He’d clearly also read some kind of “Evangelical Apologist’s Guide to Where Islam Goes WRONG”, and kept telling the woman what she believed, and why it was wrong, since it contradicted the Bible. He didn’t, of course, listen to what she was saying about her belief.

I give her credit for a) being feisty, b) not letting him get away with his views and c) being far more intelligent and sophisticated about truth, faith and texts than he was. She had the advantage that she’d read at least parts of the Bible, had Christian friends, and was an Arabist and student of the Quran. He knew the Authorised version, and what other people had told him about (I approximate his pronunciation) “The Book of Korrrr-ran”.

I wanted to apologise to her on behalf of other Christians. Instead I left to catch a train, leaving her with at least a friendly remark which she seemed to appreciate, and pointing out to the would-be evangelist that of course he had presuppositions, and if he wanted an honest conversation he’d acknowledge them.

There was no relationship in this conversation. There was no respect for her as a human being. There was no consideration of the dynamics of an older man approaching a young woman. There was no attempt to listen to what she actually said, since he “knew” what Muslims believed.

And I’m sorry, that’s not evangelism as I see it.

Evangelism might have started in that context with a “Do you need any help choosing a Bible?” and seeing where the conversation went. But it would have included listening to what the woman was saying, and not assuming that there was an automatic right of a man in his sixties to approach a head-scarved young woman with a peremptory challenge about her beliefs, before he’d even found out what they were, or received any signal his approach was welcome.

Frankly, it made me embarrassed to admit I was Christian.

Jesus: resurrection, history and misplaced apologetics

Just before Lent I heard what I regarded as an unhelpful – to put it charitably – sermon on the Transfiguration story. It was unhelpful for several reasons. The preacher used Luke to “fill in the details Mark left out” and largely ignored Mark’s shaping of the story. He referred to the “eyewitness account we have” in 2 Peter, as though this was unproblematic, whereas it seems to me verging on dishonesty, to hide from “the laity” any knowledge that Petrine authorship is almost universally questioned by scholars.

Mosaic of the Transfiguration, St Catherine’s Monastery Sinai. Public Domain

Above all it was unhelpful because the preacher’s main aim seemed to be primarily, if not solely, to establish the historicity of the event. This fixation on historicity led to contrasts such as “not an hallucination, not a vision, but something that really happened”. (The possibility that it was a theological story was not entertained.)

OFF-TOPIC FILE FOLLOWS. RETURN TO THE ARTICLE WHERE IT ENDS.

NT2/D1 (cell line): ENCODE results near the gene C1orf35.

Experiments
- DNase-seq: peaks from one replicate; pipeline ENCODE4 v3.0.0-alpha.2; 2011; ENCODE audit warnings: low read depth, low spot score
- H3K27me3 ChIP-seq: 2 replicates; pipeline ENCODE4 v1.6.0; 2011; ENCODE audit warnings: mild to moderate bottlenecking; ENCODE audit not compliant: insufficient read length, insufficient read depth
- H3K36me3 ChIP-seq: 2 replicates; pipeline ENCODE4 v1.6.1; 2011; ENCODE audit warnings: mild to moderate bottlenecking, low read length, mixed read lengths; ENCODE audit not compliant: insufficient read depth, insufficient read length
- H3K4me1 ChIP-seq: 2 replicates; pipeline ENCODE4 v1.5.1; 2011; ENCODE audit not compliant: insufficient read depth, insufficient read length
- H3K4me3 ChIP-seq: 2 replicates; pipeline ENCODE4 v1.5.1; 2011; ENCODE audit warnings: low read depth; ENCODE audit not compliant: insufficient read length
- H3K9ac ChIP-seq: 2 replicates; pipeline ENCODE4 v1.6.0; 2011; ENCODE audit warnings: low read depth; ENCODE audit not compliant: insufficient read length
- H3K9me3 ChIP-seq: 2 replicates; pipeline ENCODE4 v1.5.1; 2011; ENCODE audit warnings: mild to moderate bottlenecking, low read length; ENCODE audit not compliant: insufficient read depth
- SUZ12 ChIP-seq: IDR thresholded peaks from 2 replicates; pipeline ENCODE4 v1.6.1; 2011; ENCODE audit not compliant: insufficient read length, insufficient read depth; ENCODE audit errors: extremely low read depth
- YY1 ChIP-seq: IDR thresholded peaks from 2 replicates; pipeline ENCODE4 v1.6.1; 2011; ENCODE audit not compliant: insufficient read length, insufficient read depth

I can understand the “not an hallucination” – a term we tend to use for those who are either ill or ingesting psychotropic substances. I can’t understand the “not a vision” since it is the testimony of almost all cultures but ours that visions are “real experiences”. What was it if it wasn’t a vision experience, and how does it being a visionary experience make it less real to its participants?

But leaving all that aside, what made this in my view a big problem, was that there was no real engagement with the summons to be transformed by following Jesus down the mountain and onwards on the way of the cross. The story of exaltation is sandwiched between Passion predictions, which is one of the reasons, I take it, that the Church of England messed around with the Revised Common Lectionary and moved this away from Lent 2 to the Sunday before Lent, to invite us to see Lent as walking this path of transformation. Listening to this sermon rather brought to mind Eliot’s line from The Dry Salvages (Four Quartets) “We had the experience but missed the meaning”.

Why do I bring that up at this end of Lent rather than at the start? Well apart from the fact that I wasn’t really blogging at the time, it is because I see the same temptation regularly surrendered to as Easter approaches.

It seems so easy for us Christians (teachers and preachers especially) so to give ourselves to an apologetic defence of the resurrection having actually happened, that we spend insufficient time and energy opening up the meaning of Easter. In doing so we run the risk of turning the resurrection of Jesus from the entropy-busting event that offers new hope and life to everything that happens in history, into just one more thing that happened in the distant past.

I’m sure no-one intends a form of apologetic that reduces the resurrection to a past event. I think, however, that an over-fixation on establishing its historicity as a ground for faith can produce exactly that effect. I suspect it is more that finding faith in the risen Jesus is the ground for accepting both the historical and eternal reality of his being raised from the dead.